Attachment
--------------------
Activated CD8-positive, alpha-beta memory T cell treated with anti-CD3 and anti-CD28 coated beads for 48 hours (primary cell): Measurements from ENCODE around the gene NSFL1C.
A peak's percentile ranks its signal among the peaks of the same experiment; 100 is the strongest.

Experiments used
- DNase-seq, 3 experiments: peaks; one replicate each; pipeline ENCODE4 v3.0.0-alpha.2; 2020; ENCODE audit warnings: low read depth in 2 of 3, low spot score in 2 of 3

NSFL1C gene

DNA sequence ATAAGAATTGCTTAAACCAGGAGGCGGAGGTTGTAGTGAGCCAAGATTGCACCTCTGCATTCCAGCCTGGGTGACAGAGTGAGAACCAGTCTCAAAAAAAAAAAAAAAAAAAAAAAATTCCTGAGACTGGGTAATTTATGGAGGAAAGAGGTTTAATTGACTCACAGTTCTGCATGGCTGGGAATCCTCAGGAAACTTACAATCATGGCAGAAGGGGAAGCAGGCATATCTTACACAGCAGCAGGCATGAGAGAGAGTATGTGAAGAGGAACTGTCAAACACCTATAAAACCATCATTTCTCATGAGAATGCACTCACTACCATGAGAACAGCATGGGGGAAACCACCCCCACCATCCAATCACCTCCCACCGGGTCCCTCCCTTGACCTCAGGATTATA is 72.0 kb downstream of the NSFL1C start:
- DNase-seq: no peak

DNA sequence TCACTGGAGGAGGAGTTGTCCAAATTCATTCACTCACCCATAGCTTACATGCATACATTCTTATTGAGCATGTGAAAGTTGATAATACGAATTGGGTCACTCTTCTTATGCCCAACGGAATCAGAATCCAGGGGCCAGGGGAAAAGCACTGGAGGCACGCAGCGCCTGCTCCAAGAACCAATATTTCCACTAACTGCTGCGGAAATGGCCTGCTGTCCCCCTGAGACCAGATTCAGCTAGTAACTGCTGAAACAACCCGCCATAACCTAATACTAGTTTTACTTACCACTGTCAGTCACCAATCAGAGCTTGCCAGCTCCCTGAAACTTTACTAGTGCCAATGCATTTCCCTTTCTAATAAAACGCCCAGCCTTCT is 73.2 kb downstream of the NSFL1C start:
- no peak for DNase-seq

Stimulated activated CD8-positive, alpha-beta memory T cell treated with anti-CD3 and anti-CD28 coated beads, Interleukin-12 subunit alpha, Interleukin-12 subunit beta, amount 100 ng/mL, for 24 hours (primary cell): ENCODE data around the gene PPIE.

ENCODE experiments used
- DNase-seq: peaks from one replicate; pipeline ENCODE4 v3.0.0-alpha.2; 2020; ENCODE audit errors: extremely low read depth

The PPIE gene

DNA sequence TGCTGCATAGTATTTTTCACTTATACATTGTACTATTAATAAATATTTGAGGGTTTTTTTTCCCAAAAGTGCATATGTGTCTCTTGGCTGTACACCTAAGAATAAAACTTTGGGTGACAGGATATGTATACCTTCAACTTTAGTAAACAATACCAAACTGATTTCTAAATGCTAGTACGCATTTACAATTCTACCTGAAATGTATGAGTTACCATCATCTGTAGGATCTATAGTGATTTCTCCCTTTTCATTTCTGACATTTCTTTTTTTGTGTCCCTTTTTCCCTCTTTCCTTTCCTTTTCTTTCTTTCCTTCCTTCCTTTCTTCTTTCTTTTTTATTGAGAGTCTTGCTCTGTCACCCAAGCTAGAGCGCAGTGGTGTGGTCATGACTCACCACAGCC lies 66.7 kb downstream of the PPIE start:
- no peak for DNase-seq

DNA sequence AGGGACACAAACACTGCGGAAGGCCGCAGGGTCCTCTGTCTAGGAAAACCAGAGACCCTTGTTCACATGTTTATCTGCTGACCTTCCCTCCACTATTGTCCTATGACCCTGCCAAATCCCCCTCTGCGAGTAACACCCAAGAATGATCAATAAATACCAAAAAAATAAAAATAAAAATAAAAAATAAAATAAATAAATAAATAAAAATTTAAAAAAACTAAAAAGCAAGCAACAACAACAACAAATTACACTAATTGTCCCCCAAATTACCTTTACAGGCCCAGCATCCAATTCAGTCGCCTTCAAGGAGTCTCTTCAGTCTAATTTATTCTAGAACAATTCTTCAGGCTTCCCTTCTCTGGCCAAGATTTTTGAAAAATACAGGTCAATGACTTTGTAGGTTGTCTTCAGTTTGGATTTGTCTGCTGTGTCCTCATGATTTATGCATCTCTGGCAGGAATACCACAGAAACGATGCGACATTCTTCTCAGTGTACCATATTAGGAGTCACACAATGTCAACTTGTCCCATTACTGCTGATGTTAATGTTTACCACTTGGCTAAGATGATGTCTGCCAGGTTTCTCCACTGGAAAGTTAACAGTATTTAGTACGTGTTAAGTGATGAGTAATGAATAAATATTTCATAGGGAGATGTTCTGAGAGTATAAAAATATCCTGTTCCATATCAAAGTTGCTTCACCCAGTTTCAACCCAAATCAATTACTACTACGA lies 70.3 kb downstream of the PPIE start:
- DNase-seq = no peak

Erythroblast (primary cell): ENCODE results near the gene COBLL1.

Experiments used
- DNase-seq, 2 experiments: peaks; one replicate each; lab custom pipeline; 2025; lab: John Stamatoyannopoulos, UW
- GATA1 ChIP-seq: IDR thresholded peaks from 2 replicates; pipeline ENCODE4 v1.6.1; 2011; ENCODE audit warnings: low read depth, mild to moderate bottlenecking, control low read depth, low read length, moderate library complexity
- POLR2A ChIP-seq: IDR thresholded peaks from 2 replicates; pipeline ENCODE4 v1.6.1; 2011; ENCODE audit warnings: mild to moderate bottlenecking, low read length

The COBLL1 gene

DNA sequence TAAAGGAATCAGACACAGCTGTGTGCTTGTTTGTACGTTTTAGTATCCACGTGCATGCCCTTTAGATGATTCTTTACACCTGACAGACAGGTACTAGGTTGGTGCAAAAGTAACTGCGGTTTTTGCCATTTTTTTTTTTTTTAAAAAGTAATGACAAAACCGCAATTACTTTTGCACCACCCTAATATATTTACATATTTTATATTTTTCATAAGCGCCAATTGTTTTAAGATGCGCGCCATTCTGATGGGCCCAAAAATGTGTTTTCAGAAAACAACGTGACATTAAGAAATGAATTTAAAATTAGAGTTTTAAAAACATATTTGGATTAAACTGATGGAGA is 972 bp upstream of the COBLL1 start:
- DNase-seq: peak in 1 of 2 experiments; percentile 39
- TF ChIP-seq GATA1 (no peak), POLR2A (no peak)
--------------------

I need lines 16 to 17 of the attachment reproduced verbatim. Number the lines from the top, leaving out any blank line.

DNA sequence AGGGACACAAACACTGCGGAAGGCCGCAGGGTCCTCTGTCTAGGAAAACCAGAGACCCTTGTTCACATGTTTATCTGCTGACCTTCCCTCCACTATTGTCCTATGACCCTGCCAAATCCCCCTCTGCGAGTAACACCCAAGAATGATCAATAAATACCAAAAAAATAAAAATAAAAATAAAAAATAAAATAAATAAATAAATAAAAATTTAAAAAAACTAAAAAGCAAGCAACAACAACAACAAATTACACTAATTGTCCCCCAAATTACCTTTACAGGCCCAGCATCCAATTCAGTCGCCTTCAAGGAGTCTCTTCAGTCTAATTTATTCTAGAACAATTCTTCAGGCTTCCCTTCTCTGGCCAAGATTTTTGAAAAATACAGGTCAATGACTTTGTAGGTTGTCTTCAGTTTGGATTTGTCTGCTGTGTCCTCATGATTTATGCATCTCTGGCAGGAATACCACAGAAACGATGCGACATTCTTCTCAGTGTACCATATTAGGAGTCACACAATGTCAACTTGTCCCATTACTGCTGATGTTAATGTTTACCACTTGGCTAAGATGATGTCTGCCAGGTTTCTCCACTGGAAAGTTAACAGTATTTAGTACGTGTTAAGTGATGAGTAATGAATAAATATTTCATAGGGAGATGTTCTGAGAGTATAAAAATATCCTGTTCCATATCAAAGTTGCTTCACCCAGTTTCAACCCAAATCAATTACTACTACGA lies 70.3 kb downstream of the PPIE start:
- DNase-seq = no peak